The purpose of this paper is to investigate the effect of accounting conservatism (as a proxy for financial reporting quality) on the degree of financial leverage. In addition, this paper examines the impact of global diversification (as a proxy for operational complexity) on the relationship between conservatism and financial leverage.
A panel data regression analysis is conducted for the period 2000-2006. The authors utilized a two-way fixed-effects model to control for unobservable firm characteristics and time effects that may influence the firm’s decision to report conservatively.
This paper provides empirical evidence that conservatism is positively associated with the degree of financial leverage, and the influence of conservatism on financial leverage is enhanced by the degree of global diversification.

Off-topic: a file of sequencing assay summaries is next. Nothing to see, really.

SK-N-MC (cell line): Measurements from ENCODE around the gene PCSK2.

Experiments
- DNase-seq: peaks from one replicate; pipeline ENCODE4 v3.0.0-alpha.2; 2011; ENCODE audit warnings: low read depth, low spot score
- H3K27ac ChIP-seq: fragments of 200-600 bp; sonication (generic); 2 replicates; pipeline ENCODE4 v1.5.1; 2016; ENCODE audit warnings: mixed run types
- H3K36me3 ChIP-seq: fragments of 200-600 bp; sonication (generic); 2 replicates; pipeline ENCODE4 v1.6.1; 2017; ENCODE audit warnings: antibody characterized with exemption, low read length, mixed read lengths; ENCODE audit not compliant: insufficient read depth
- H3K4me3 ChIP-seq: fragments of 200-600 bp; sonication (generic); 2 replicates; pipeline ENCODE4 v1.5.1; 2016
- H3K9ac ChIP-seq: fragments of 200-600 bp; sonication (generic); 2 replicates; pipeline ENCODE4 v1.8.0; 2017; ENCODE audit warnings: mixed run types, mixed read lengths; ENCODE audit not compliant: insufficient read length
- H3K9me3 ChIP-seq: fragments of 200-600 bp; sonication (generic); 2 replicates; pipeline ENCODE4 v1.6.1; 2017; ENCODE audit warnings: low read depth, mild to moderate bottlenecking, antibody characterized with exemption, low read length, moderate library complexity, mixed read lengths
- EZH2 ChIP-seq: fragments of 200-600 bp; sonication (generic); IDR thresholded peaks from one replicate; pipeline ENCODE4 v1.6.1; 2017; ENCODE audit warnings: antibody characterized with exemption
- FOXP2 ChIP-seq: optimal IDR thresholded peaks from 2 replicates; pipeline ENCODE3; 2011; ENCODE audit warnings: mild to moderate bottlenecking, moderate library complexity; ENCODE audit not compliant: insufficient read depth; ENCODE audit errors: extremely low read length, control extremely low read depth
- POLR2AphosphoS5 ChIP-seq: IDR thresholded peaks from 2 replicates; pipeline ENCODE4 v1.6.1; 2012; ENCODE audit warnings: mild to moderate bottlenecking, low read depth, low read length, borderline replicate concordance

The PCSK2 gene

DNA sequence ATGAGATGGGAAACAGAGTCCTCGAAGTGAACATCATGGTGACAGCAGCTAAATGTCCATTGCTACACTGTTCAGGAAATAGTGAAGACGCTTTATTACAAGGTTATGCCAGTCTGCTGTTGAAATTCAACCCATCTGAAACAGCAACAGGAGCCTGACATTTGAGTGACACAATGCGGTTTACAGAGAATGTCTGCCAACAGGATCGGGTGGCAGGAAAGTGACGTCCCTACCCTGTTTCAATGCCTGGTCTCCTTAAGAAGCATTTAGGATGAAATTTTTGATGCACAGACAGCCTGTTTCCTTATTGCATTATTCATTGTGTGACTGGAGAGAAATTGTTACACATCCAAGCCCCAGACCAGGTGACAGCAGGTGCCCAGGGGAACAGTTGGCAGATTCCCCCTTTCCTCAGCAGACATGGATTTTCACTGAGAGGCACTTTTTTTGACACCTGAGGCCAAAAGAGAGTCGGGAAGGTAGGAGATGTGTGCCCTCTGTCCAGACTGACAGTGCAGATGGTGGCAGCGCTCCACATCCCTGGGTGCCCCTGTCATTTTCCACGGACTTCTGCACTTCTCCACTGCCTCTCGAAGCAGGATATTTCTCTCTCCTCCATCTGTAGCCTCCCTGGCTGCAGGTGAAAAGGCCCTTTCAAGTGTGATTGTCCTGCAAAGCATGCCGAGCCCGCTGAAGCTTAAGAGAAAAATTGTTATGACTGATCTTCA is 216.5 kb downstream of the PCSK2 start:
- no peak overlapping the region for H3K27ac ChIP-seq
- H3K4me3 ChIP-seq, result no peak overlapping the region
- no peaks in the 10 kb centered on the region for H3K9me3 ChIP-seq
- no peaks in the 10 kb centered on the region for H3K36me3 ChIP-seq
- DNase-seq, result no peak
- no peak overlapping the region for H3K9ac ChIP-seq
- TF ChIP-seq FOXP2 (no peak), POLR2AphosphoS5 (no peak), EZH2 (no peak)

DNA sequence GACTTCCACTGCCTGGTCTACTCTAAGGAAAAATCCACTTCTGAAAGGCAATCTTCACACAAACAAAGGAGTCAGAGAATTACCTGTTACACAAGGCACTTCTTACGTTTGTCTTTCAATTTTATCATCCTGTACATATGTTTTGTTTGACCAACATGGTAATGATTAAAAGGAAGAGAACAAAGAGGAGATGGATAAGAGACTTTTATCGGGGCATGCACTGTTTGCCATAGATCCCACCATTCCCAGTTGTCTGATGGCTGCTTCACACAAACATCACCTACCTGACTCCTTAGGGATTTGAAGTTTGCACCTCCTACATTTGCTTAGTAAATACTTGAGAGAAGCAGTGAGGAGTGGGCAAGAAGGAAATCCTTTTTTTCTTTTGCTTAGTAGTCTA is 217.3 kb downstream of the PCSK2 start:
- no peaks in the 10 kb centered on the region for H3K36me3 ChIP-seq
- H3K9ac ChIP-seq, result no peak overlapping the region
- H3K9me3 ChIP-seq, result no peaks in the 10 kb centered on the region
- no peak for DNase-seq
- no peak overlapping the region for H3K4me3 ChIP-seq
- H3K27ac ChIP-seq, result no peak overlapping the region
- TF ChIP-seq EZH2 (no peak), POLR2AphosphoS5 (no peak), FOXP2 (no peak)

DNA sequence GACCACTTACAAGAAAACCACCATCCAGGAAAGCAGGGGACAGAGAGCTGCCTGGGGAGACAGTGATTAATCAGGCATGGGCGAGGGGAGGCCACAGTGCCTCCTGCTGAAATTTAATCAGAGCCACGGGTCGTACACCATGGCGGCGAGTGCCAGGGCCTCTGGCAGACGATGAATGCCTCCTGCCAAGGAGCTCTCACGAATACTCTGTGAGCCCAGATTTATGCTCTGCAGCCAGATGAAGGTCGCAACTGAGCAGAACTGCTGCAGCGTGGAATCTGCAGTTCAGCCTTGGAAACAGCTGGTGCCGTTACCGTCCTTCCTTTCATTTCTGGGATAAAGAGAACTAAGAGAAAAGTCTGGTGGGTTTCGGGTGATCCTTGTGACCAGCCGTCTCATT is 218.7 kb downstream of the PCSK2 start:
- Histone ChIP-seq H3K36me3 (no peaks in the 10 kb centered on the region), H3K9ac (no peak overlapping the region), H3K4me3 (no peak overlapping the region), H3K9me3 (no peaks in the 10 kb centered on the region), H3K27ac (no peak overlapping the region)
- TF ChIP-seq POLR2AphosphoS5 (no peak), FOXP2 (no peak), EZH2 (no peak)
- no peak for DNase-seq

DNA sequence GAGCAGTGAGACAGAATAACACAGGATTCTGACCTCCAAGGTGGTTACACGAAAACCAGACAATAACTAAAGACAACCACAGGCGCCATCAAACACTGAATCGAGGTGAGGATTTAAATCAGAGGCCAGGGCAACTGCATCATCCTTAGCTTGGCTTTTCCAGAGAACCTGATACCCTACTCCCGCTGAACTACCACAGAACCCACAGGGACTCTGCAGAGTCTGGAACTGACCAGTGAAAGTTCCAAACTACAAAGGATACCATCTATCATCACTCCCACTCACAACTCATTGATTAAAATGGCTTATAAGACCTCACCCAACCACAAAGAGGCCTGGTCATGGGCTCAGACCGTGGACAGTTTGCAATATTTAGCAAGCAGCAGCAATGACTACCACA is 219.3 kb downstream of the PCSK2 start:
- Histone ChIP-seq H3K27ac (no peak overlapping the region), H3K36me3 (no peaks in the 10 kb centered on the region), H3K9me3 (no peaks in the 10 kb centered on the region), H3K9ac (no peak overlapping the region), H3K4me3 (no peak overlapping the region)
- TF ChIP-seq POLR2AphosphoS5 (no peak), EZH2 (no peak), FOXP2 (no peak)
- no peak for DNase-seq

A major issue in corporate finance is the identification of variables that influence corporate capital structure choices. The evidence presented in this paper reveals that more conservative financial reporting is associated with a higher degree of financial leverage in the firm’s capital structure. This effect increases with the extent of global diversification, indicating that bondholders place a higher value on conservatism when there is more information asymmetry between stakeholders and managers caused by global diversification.
Salama, F.M. and Putnam, K. (2015), "Accounting conservatism, capital structure, and global diversification", Pacific Accounting Review, Vol. 27 No. 1, pp. 119-138. https://doi.org/10.1108/PAR-07-2013-0067Download as .RIS
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